FIFA 15 and I got off to a rough start. When I first put the disc into my PS4, I was thrown into a match between Liverpool and Manchester City.
Replay Value: 9.4
Overall Score: 9.3Pros: Great online mode, more real stadiums, improved goalkeepers.Cons: No vanishing spray, makes you start as Liverpool, crowd graphics could look better.Available now for 3DS, PS3, PS4, PS Vita, Wii, Xbox 360, Xbox One, PC
You see, I’m an Everton supporter, so being forced into the uniform of rival Liverpool made me feel a little sick. I thought about stopping the game. I’m glad I powered through, because once I got a look at the incredible graphics, improved goalkeeper physics and best-in-sports online experience, I realized FIFA 15 is the greatest soccer game I’ve ever played.
You won’t be disappointed if you pick up a copy.
MORE REAL STADIUMS AND PLAYERS
One disappointment in past versions of FIFA was that the home stadium of Everton, Goodison Park, wasn’t included. The big teams — Manchester United, Barcelona, Chelsea, Real Madrid, etc. — had authentic re-creations of their stadiums, but the little guys didn’t.
That has improved in FIFA 15. Now every stadium in the Barclays Premier League (the most popular soccer league in the world) is included. No more generic stadiums. Now you can play in the real home of every BPL team, from Arsenal to West Ham.
I was lucky enough to visit Goodison Park in Liverpool, England, earlier this year. I’m not exaggerating when I tell you the FIFA 15 version of Goodison transported me back to England. It looked identical; I even found the section my seat was in.
The players who kick the ball around in these new and improved stadiums are themselves new and improved. The FIFA team visited all 20 BPL teams to scan players’ faces, meaning you’ll recognize these guys even without seeing the name on their backs. (Not a fan of the BPL? Surely your favorite teams and players are among the 600 clubs and 16,000 players included in the game.)
Also cool: Players move more realistically, and you’ll notice their uniforms getting muddy and grass-stained as the game barrels toward the 90th minute. Even the pitch itself shows wear and tear as the match nears its end.
NEW WAYS TO SCORE (AND NOT SCORE)
Goalkeepers in FIFA 15 are much improved, but that doesn’t mean it’s harder to score.
It means goalkeepers — including Tim Howard, my favorite — move more like their real-life counterparts. In a game against Manchester United, I saw Wayne Rooney shoot toward the goal. The ball deflected off the leg of defender Phil Jagielka. Howard, who was already diving to his left to make the save, noticed the change in direction and kicked up his leg to send the ball wide.
That’s the kind of moment that makes you pause the game so you can catch your breath — and watch the replay again and again.
Authentic goalkeepers make authentic mistakes. Instead of goalies that catch every ball as if their hands are covered in glue, they’ll fumble the catch or deflect the ball back into the box. That means more “garbage” goals like the ones you see on TV. You can still score some beautiful goals, with blades of grass flying as the ball is struck, but the not-so-beautiful ones still count the same.
HOLD UP A MINUTE
Pause menus are pause menus, right? Not in FIFA 15.
When you pause this game, rather than showing a static pause screen with a list of options, the game gives you highlights from your game. You’ll see punishing slide tackles, nice passes and goal-scoring chances that happened moments earlier.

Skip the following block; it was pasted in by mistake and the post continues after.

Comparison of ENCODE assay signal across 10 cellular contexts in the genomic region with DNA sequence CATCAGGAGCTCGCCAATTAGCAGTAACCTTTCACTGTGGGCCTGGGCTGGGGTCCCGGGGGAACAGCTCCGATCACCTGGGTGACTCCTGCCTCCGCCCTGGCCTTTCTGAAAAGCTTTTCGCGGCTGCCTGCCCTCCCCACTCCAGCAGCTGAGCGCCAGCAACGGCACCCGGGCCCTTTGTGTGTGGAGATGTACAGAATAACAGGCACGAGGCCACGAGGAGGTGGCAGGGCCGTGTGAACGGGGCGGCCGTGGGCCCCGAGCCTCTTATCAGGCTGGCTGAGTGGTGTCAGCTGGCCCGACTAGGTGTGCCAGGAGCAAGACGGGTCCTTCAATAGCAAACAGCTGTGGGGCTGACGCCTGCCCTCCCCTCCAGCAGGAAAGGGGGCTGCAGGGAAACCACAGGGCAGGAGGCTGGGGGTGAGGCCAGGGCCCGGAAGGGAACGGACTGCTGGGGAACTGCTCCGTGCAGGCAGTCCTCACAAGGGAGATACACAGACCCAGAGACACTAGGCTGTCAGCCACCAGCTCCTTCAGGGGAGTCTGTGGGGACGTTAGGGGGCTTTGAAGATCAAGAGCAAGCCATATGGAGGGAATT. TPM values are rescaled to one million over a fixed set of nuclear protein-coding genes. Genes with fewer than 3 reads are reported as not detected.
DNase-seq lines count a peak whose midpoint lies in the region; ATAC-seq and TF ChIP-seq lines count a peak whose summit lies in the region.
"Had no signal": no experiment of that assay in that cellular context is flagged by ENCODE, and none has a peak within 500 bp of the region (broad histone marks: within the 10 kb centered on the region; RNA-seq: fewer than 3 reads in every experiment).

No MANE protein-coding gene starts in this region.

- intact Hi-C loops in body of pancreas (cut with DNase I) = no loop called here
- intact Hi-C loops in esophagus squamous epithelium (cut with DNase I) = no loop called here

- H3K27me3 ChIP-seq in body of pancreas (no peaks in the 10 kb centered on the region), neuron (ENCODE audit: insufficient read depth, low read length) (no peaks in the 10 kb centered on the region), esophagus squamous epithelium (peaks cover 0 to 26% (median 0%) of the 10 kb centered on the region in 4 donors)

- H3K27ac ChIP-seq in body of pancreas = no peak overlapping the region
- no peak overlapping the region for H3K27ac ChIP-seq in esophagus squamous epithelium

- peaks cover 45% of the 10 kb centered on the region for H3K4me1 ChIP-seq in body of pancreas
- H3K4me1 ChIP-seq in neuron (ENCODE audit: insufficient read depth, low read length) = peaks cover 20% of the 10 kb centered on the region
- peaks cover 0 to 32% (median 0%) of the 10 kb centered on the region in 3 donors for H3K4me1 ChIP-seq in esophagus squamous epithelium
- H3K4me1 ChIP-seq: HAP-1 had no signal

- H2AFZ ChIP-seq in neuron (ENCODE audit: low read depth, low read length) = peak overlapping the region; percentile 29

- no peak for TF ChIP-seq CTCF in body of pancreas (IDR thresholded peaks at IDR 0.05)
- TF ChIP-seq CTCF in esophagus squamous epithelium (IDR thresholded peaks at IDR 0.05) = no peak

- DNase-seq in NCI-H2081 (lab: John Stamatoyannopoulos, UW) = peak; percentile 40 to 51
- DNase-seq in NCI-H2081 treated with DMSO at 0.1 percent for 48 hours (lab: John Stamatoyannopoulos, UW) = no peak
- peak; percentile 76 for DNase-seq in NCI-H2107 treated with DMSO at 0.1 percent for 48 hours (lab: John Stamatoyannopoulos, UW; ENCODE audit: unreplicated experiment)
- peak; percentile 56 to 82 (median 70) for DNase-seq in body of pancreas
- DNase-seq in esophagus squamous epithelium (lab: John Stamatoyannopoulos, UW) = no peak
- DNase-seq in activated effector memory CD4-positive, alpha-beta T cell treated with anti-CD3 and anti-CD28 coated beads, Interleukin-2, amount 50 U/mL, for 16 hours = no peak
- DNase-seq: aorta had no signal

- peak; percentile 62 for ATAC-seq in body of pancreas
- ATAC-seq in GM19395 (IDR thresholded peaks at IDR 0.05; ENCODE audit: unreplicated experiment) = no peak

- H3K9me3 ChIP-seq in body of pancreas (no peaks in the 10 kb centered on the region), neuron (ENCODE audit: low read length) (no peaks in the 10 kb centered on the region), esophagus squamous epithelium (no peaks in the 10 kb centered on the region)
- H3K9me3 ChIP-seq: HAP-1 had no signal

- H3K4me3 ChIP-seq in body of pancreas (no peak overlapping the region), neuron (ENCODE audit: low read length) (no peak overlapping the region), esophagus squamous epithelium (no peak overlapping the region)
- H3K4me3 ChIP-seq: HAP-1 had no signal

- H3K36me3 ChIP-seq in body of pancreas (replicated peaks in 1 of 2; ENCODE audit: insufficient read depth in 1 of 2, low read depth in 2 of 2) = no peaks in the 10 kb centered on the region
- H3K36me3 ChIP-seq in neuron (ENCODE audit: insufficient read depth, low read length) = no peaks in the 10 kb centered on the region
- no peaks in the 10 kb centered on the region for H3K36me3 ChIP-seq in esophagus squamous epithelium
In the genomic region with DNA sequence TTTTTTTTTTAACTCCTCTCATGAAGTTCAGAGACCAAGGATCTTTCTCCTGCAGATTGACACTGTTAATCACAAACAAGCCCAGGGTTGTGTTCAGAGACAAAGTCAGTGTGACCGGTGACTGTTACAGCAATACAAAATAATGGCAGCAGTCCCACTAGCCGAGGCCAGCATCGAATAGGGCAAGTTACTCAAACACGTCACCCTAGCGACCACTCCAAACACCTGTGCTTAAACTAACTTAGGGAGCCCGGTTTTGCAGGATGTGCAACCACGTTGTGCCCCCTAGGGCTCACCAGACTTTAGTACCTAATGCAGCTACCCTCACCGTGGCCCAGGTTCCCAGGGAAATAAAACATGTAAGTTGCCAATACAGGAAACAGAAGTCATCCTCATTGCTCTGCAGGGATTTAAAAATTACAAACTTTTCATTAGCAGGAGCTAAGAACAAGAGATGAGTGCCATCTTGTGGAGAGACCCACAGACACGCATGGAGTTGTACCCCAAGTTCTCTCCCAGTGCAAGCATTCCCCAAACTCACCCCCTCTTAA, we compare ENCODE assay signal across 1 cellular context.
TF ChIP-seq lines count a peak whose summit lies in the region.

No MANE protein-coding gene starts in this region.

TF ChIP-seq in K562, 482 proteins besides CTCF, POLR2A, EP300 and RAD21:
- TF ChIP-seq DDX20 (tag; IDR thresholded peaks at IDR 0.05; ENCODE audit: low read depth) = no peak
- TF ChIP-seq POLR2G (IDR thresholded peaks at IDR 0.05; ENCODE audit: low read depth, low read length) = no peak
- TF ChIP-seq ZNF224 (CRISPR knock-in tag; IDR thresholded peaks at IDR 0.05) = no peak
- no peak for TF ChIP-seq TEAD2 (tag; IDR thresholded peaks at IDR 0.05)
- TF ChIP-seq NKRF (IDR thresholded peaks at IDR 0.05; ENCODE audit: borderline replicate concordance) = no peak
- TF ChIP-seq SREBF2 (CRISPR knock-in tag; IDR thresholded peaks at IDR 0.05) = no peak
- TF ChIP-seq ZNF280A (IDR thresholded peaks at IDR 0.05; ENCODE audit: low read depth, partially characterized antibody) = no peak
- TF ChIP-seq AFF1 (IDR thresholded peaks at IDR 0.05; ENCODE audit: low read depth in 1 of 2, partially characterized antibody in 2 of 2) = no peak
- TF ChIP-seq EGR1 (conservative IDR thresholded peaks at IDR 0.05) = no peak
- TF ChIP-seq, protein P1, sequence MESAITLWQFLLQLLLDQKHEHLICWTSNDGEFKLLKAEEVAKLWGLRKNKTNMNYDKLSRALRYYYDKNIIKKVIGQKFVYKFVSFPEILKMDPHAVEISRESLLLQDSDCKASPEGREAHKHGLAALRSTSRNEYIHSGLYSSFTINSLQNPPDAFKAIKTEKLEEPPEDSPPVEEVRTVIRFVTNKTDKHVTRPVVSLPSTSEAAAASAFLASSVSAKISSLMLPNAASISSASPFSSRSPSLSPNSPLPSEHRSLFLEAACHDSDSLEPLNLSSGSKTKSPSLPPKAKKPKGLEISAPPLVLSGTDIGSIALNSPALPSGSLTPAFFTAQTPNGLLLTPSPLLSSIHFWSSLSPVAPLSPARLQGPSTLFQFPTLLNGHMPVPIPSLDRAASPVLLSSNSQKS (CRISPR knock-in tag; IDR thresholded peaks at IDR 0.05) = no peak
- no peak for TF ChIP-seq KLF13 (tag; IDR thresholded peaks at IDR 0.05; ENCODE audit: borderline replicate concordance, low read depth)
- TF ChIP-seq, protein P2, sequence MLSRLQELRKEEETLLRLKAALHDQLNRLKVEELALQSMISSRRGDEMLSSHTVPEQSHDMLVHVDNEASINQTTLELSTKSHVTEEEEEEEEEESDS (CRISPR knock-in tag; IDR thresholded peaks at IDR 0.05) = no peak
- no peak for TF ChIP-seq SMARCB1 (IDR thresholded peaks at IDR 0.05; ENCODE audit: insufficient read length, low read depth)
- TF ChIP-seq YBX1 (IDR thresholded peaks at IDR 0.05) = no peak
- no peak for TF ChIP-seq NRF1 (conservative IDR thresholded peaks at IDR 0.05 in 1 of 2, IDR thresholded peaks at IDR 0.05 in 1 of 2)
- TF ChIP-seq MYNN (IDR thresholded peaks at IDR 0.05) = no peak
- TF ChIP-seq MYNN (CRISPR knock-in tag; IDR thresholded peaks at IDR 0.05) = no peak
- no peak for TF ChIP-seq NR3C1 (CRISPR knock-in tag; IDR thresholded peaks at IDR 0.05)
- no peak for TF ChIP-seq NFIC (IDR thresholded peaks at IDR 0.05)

That’s great because it gives you just another chance to stare at the gorgeous visuals and authentic faces, especially in a game where most of your experience is using the default, far-off camera.
I wouldn’t be surprised to see other EA Sports games incorporate this improved pause screen next year.
THE BEST ONLINE MODE IN SPORTS
Most of my time spent in sports games is spent playing against other humans online. If you happen to play against me in FIFA or NHL or Madden, please go easy on me.
I’ve played enough to confidently say FIFA 15 has the most innovative online mode in any sports game. It’s called Seasons, and it mimics the promotion and relegation system of real pro leagues.
You start at Level 10, the lowest, and play 10 matches against other Level 10 players. If you collect enough points (three for a win, one for a tie, none for a loss), you’re promoted to Level 9, where you play 10 matches against Level 9 players.
If you’re Level 9 or better and don’t get enough points in your 10 games, you’re dropped down a level. Online Seasons is the perfect combo of the unpredictability of real-life opponents and the feeling you’re building toward something.
- Fans don’t look as good as they do in NHL 15, but they sound better. The FIFA team recorded actual game audio and has incorporated real fan reactions, whistles and team-specific chants into the game. Fans for Manchester United, for example, don’t sound the same as, say, Barcelona fans.
- The game includes the new goal-line decision system that the BPL uses to see whether the ball crossed the goal line, but there’s no vanishing spray! That’s the shaving-cream-looking stuff that referees spray onto the field during free kicks. They’re now using it in the BPL, but FIFA didn’t put it in the game. Maybe next year.
- The commentary is great and acknowledges that the game isn’t being played in a vacuum. The commentators know when you’re in an especially meaningful game. For example, I heard this: “Just to remind you that if the score stays like this, they will be champions.” Cool.
- Drama is really ramped up this year. Players react to calls they don’t like and tough tackles they don’t appreciate just like they do every Saturday.
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